StorybookJS and Why You Should Use It

What is Storybook?

Storybook is a user interface (UI) development environment and playground for UI components. The tool enables developers to create components independently and showcase components interactively in an isolated development environment.

Storybook supports many different frontend view layers. React, Vue, Angular, Mithril, Marko, HTML, Svelte, Meteor, Ember, Riot and Preact are currently supported.

Why Is It Useful?

As developers, our goal is usually to build software incrementally, with the goal of new features being written in a modular manner. To ensure that our code operates correctly, we usually capture its behavior in a set of unit tests. These tests exercise our code in an isolated way. However, when we later go to manually test our components, it’s typically done within the context of the full website.

Storybook allows you to see and interact with your components in an isolated way, similar to how unit tests scope the testing of your component code.

The most important aspect of it is that Storybook gives us a great way to visually test our application during construction. The ‘stories’ will help ensure we don’t break our task visually, as we continue to develop the app.

Key Benefits

  • Isolation
  • Props mocking
  • Action logger
  • Hot reloading
  • Runs anywhere
  • Showcase your components

Who Uses Storybook

Over 30,000 projects use Storybook. It powers frontend development for teams at Airbnb, Lyft, Slack, Twitter, and thousands of more companies. It’s used to build top design systems like Shopify Polaris, IBM Carbon, Salesforce Lightning, and the WordPress Gutenberg project.

A screencast video of Gutenberg Storybook Playground.
The Gutenberg Project has a very nice playground setup with Storybook. Visit the Gutenberg GitHub.

Quick Guide to Get Up and Running

The easiest way to get started with Storybook is to use the automated command-line tool, a CLI that scans your app and will make the changes required to get storybook working. The tool inspects your package.json to determine which view layer you’re using.

If the CLI doesn’t detect your project type, it will prompt you to choose manually your project type.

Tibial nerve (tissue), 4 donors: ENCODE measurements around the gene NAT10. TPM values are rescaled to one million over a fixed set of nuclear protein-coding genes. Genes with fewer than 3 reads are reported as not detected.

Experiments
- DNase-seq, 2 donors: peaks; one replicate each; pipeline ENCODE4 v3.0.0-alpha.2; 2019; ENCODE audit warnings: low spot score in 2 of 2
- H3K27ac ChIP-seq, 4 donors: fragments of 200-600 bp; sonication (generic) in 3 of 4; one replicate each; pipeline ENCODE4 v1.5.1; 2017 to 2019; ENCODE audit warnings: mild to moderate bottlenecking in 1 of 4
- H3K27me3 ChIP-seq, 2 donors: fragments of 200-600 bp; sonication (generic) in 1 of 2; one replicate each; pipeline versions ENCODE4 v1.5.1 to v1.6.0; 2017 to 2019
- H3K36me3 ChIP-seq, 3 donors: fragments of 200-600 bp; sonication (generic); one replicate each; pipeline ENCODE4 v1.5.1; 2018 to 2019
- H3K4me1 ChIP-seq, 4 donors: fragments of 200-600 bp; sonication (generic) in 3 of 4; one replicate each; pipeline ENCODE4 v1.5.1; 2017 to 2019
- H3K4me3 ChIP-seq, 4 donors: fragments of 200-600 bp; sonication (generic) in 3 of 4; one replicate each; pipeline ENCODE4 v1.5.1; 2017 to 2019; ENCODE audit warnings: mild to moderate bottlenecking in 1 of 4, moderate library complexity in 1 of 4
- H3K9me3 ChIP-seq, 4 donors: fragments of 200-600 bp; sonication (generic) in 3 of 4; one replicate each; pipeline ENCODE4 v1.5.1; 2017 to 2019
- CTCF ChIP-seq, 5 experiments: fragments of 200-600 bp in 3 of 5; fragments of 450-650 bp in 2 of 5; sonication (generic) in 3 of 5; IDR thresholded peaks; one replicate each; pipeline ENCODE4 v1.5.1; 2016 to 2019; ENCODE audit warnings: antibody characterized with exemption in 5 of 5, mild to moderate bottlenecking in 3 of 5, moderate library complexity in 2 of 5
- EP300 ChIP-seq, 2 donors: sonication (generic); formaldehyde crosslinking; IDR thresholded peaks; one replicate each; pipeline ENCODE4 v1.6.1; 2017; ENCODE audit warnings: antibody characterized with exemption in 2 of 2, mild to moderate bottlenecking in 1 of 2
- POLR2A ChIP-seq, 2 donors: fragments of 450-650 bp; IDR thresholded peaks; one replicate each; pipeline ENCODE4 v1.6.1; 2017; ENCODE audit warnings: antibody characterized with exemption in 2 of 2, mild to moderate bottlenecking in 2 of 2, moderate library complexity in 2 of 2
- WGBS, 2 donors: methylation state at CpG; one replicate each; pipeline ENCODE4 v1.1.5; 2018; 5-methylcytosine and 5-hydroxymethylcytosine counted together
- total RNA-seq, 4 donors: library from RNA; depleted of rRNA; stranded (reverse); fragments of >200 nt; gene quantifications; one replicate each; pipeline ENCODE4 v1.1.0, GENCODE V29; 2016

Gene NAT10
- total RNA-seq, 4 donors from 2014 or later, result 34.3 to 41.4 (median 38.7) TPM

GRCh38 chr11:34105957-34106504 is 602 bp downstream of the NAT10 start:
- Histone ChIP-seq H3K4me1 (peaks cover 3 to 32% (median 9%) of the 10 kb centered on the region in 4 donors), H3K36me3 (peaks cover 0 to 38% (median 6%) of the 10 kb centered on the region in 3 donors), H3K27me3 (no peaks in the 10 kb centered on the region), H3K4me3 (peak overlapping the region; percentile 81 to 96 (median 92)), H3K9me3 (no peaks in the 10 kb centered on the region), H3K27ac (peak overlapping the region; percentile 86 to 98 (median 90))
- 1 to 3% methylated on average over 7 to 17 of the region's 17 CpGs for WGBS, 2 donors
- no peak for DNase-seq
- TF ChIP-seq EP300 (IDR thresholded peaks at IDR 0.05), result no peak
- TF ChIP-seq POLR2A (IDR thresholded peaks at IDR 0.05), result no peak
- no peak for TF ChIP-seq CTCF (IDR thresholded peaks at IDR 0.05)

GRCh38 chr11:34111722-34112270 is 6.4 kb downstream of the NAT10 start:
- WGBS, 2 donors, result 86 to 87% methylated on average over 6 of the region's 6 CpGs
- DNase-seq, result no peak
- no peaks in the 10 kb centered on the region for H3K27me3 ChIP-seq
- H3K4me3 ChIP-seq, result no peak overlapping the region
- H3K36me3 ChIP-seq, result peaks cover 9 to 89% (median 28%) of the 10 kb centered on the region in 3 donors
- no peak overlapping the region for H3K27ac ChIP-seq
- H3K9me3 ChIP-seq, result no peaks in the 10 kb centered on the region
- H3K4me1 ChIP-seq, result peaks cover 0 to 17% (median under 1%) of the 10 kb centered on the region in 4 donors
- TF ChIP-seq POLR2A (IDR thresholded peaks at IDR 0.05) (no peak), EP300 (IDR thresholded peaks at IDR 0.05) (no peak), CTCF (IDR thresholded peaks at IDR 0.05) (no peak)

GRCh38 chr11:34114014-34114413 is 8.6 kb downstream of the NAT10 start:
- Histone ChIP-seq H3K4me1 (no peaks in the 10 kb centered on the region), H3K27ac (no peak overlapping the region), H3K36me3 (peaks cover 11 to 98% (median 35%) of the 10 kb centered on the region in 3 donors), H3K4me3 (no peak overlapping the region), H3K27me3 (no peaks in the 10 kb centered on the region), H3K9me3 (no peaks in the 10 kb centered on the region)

Start Storybook with:

Visit http://localhost:6006/ and check your newly created Storybook.

That’s all you need to set up and run your storybook dashboard. A folder called storybook/ was created in your root project. That folder contains all the setup generated by the Storybook CLI.

What’s Next?

Now that we have our Storybook ready, it’s time to add stories.  We have to remember that a Storybook is a collection of stories; one story for each of our components. The official docs refer to each story as a function that returns something that can be rendered to screen.

You will find on your local installation that you also have a new directory named stories/ . There are many ways to name and place the scheme. Storybook recommends placing it alongside the component.

I like to keep it outside src/ directory, keeping main project files separated (and by default, when running the CLI, you will get a stories directory).


The most convenient way to load stories is by filename. Your stories files are located in the stories/ directory. You can use the following snippet in the storybook/main.js:

So for example, if you have a Buttonnamed Button.js, you would  name your story Button.stories.js.

This is the basic example of stories for a Button component:

Now that you have set up your Storybook, it is time to create your own.

Why Should You Be Using It?

Alright, let’s say you are starting your project. You enter in your src folder and create a new file called Modal.js. After that, you call this component inside your index.js file and open your browser to check the component. You’ll repeat it every time you create a new one!

Okay, maybe that process isn’t an issue, if you are working on a small project. But what if it is a big project, or you are working with a remote team? If one of your team members needs to use your component, this person will need to open your Modal.js file, check the properties, styles, actions, etc. Eventually, you’ll learn that it’s a long process that takes time. However, Storybook helps you and your team to easily manage components with a single source of truth.

Now, you’ll be able to use Storybook to quickly prototype, more easily communicate with your team, and envision how Storybook can be extended to fill other gaps in your process. The official docs and are great resources.

Use this living design system that updates with production to optimize your development process.


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